Dell XPS 10 Windows 8 Tablet Computer

The Surface Pro (or technically, Surface with Windows 8 Pro) of Microsoft has just been a short while on the market, yet even until today, it is still a controversy to some, a prototype to many, and a dream to the many of the population. Such a prominence is not merely because it is the best, but because it is one of the most well-thought-of slates in the century despite the list of flaws it has.

This is not actually a review of the Surface Pro of Microsoft, but I am putting this ahead to let you know what we are talking about in terms to innovation and decision-making. Taking to your table our review model for today, the new Dell XPS 10, having a tablet seemed to be having some requisites now already. The XPS 10 of Dell is an ultrabook in disguise, yet hardly one on the technical side because of a rather RT version of the Windows 8. Featuring an ultrabook-style docking solution, the XPS 10 also sports SSDs driving it mad on the price of up to $780.

Coming with a magnesium body, the Dell XPS 10 is nevertheless a premium slate in a premium body. However, on this good side, it’s a bit disturbing for me to find this soft flex on the back part of tablet, putting a little pressure on the opposite side to where the screen is, though I still appreciate such simplicity on the inside making the slate weigh only 1.4 lbs., very typical to that of iPads. Moreover, the tablet measures 10.8×6.98×0.36 inches, and with the dock on it, measures 0.94 lbs. on its depth, which is reasonable still. The overall design looks very much familiar as other Dell ultrabooks and tablets, though I hope the 1-inch-wide bezels should at least be better than that.

XPS 10 Tablet Computer
One impressive side of the Dell XPS 10 is its inclusion of ports, at least ample enough with the basics like a microUSB, two full-sized USB ports on the dock, HDMI port, a 40-pin docking port, and a charging port—all found on both the slate and its own docking solution, making the latter sound a lot like necessity though at an extra hundred bucks. On top of these, the XPS 10 has a lot to say also on the parts and other hardware stuff like two cameras (2MP front-facing and a 5MP main camera), stereo speakers (a pair for the slate and another for the dock), and an advertised battery life of approximately 20 hours when with the docking station. This may have worked to some, but as for me, it actually lasted for only 15 hours with activities involving movies, web browsing, and office applications.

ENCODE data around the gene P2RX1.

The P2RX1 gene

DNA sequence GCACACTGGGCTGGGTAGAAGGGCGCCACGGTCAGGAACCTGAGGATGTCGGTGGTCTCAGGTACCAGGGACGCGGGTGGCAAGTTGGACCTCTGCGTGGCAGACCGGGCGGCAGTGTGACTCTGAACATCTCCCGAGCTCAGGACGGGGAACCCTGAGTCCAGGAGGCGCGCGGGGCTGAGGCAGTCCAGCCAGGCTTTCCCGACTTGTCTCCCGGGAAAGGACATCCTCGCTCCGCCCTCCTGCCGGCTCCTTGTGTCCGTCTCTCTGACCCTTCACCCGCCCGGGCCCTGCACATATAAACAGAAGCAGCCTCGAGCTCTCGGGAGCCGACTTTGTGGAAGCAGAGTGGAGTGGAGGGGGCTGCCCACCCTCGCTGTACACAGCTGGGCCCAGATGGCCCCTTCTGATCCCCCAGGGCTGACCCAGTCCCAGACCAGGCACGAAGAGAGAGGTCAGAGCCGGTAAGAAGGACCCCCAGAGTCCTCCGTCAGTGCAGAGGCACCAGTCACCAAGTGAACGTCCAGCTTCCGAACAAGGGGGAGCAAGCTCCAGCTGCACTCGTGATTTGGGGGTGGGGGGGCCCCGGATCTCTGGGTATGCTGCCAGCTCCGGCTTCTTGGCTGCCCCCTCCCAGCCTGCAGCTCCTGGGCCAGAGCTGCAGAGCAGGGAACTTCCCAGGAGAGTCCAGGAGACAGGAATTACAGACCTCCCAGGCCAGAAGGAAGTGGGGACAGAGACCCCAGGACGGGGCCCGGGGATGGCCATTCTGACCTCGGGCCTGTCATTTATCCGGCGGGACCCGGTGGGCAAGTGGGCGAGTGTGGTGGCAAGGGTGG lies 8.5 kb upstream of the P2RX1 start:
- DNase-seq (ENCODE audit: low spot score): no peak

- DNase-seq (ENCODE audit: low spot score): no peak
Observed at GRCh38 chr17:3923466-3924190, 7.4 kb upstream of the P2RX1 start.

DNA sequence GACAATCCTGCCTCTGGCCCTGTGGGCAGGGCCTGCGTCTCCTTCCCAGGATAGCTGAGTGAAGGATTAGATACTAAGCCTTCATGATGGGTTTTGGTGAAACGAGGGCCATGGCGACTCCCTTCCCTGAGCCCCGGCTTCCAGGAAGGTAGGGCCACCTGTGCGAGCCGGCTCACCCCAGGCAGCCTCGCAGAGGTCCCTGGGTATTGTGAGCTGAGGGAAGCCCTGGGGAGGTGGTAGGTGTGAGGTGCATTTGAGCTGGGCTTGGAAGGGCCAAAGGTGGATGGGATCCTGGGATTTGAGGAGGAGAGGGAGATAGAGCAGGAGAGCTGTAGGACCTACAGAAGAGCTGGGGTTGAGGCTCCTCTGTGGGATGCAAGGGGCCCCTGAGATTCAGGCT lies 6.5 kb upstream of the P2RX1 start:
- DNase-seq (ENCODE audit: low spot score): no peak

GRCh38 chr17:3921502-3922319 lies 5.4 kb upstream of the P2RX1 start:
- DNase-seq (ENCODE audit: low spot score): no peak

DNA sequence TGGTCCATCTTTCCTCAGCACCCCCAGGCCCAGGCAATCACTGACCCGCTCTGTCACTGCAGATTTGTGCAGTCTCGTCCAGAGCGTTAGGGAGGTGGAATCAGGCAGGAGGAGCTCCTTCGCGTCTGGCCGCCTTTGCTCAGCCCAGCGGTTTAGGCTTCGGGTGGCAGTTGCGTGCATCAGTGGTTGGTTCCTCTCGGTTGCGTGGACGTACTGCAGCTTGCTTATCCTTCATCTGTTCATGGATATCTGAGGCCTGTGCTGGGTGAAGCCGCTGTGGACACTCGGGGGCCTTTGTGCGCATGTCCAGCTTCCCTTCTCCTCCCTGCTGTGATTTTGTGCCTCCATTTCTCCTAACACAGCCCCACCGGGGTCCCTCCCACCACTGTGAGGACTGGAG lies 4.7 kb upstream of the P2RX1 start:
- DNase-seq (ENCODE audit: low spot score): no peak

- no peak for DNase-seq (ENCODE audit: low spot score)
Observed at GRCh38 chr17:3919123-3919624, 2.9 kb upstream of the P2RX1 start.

Shelled on this slate from Dell are also powerful parts making the premium price justifiable enough at least. Included in the list are: a Qualcomm Snapdragon S4 1.5GHz DC processor with 32GB Flash Storage (or 64GB, whichever you opt for a corresponding price), a discreet 10.1” display at 1366×768 resolution, inclusion of an office suite on the software side (Office Home & Student 2013 RT), and optional features like dual-band Wi-Fi, 3G or 4G. While the display showed off only a partial satisfaction compared to what can be given by the Surface of Microsoft, the performance is nevertheless zippy. However, on some occasions I found bugs or crashes on some apps and even to some functions like situating the slate on the dock, though I think the fault may fall more on the instability of Windows RT than on the hardware.

I would really opt for a fully functional PC-like experience with this XPS of Dell if they can give out full Pro versions of Windows on their devices such as this one. The Dell XPS 10 is a very handsome device with the right amount of specs. But if you are really serious about performance and stability, I bet you would be willing to add extra pounds of coins for a promising Surface Pro.

Dell XPS 10 Windows 8 Tablet Computer Price in the Philippines: Approximately Php 13,000.00

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